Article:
The authors investigated the relation between alcohol use and cognitive decline after 11.5 years in a community sample. Findings were based on a study of 1,488 participants in the Baltimore arm of the Epidemiologic Catchment Area study, who completed the Mini-Mental State Examination (MMSE) at three time points in 1981, 1982, and 1993-1996. The participants were divided into five groups based on the amount and frequency of alcohol intake and the Diagnostic and Statistical Manual of Mental Disorders: DSM IIIR diagnosis of alcohol use disorders. The relation between level of alcohol use and MMSE score change between waves 2 and 3 of the study was examined using analysis of variance, which was then adjusted for the effects of age, race, and education. Alcohol use was associated with significantly less cognitive decline in alcohol drinkers when compared with nondrinkers for both sexes. When adjusted, a trend toward significantly less cognitive decline was seen in women drinkers, but not in men. Among female users, there was a trend toward less cognitive decline in women who used alcohol habitually as compared with those who were nonusers or heavy users. The authors conclude that, over long time periods, alcohol use is not associated with cognitive decline and, in women, may be associated with less decline.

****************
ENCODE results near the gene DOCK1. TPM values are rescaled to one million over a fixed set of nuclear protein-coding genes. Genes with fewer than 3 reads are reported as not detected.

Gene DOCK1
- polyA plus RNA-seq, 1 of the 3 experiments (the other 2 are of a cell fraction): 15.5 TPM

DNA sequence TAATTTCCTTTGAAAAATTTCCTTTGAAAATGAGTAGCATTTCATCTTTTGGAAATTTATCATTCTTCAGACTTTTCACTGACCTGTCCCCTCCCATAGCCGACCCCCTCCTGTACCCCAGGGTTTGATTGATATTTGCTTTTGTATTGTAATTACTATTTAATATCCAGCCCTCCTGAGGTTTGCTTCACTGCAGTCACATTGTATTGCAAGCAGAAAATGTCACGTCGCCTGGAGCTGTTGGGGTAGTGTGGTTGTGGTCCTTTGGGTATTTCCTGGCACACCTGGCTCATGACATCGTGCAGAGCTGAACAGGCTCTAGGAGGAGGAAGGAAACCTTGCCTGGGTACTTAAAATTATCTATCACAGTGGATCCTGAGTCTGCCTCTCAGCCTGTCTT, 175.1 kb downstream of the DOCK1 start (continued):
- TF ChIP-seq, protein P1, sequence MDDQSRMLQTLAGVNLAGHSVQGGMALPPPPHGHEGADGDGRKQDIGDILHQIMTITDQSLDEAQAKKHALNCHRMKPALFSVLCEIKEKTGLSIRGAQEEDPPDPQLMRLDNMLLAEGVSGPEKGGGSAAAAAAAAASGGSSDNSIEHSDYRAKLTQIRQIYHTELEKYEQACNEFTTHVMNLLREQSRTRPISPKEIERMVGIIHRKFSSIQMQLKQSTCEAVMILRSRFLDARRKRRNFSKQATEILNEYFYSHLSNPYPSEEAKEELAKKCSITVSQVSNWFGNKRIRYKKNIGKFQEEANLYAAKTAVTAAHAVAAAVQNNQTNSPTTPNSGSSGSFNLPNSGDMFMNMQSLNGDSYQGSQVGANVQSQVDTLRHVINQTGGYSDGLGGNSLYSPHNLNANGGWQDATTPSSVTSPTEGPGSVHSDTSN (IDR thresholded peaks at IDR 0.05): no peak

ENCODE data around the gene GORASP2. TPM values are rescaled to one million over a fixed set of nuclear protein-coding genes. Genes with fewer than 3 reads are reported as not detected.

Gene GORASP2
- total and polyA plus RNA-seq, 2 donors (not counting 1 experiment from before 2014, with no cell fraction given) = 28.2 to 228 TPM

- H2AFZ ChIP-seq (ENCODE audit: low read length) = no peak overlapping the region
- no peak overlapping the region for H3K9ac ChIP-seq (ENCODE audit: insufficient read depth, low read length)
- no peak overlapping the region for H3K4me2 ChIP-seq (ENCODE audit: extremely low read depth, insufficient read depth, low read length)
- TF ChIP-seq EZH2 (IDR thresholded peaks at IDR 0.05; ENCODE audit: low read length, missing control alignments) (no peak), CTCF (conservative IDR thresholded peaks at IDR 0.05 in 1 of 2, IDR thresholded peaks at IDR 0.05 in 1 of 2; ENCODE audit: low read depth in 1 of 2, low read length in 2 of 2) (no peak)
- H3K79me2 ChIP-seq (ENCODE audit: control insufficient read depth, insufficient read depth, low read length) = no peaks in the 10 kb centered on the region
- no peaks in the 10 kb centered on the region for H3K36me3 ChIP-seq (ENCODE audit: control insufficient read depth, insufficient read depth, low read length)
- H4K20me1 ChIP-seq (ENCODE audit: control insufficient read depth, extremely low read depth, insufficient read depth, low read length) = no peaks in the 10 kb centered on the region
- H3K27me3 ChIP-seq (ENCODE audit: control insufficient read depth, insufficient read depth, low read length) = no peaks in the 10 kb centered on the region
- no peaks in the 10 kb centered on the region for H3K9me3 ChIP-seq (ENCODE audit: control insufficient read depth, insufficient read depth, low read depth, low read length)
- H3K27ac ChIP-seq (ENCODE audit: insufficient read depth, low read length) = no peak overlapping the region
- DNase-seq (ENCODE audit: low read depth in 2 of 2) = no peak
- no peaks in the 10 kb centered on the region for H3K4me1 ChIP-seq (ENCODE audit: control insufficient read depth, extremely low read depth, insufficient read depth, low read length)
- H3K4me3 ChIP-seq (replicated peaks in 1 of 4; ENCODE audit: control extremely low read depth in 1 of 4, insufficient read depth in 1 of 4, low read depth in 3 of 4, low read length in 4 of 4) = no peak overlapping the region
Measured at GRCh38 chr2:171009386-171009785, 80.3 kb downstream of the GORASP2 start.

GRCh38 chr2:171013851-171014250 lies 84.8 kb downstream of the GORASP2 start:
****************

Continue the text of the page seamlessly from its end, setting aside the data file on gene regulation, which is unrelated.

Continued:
- Alcohol drinking